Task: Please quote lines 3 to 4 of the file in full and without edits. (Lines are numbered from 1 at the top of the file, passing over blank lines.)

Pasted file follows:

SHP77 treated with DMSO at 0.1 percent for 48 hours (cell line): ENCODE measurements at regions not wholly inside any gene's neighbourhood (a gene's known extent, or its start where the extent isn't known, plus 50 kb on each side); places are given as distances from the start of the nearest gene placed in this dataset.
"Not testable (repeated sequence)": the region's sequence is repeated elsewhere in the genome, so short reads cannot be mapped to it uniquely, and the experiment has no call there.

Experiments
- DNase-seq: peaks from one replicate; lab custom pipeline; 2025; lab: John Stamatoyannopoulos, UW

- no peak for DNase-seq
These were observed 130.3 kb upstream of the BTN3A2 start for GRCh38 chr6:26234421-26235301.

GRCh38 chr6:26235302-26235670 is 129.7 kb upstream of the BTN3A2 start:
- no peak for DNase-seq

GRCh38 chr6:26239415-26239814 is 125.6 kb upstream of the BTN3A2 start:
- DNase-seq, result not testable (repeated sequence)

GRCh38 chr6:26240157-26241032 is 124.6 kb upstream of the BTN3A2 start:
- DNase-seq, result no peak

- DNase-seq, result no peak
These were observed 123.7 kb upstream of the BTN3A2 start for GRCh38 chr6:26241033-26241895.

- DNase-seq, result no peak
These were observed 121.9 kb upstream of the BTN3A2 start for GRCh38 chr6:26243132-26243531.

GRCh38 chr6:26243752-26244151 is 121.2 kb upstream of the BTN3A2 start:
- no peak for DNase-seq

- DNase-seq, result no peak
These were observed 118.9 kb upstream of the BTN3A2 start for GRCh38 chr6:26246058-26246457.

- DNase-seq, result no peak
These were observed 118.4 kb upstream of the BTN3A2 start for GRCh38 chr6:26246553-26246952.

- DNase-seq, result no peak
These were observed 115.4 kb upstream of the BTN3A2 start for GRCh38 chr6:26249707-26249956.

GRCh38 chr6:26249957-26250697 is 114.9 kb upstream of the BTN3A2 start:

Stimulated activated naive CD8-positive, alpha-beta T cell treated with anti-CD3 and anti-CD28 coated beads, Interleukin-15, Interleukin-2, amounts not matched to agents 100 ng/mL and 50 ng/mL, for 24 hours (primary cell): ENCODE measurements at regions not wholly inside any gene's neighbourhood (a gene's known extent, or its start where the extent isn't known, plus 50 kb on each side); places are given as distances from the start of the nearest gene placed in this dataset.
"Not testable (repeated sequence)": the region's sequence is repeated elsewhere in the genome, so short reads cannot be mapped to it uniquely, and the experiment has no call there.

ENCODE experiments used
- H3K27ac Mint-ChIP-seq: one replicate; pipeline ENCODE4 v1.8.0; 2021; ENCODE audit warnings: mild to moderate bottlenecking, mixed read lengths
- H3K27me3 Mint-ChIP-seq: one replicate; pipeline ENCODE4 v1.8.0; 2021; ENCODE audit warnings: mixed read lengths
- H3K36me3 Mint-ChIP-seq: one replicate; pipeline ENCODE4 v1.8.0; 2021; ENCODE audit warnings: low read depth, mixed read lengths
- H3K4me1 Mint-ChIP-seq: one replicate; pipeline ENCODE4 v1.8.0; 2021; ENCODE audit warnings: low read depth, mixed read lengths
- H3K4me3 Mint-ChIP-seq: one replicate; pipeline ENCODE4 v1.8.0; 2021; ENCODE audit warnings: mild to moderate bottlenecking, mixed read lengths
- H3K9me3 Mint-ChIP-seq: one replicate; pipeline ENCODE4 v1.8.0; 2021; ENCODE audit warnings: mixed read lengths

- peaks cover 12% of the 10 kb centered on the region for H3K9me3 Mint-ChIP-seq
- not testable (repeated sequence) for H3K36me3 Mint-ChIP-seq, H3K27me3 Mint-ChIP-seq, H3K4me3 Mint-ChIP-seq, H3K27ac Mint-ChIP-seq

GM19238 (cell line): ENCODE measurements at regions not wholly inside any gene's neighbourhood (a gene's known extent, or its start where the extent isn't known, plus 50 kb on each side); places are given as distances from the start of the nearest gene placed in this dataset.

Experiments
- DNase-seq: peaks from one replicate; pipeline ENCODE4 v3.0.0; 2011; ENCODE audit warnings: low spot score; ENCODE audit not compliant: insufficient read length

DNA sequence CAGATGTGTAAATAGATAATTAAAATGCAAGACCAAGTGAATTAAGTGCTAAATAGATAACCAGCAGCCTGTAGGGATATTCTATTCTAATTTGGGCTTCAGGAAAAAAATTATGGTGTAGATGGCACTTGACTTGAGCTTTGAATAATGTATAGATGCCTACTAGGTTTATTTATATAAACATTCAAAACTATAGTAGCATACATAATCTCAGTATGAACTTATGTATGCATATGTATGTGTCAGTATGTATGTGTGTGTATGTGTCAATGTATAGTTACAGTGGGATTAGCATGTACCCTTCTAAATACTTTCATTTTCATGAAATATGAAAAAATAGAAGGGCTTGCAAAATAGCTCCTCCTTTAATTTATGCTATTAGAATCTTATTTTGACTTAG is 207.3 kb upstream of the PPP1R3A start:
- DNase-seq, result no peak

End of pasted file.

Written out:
Experiments
- DNase-seq: peaks from one replicate; lab custom pipeline; 2025; lab: John Stamatoyannopoulos, UW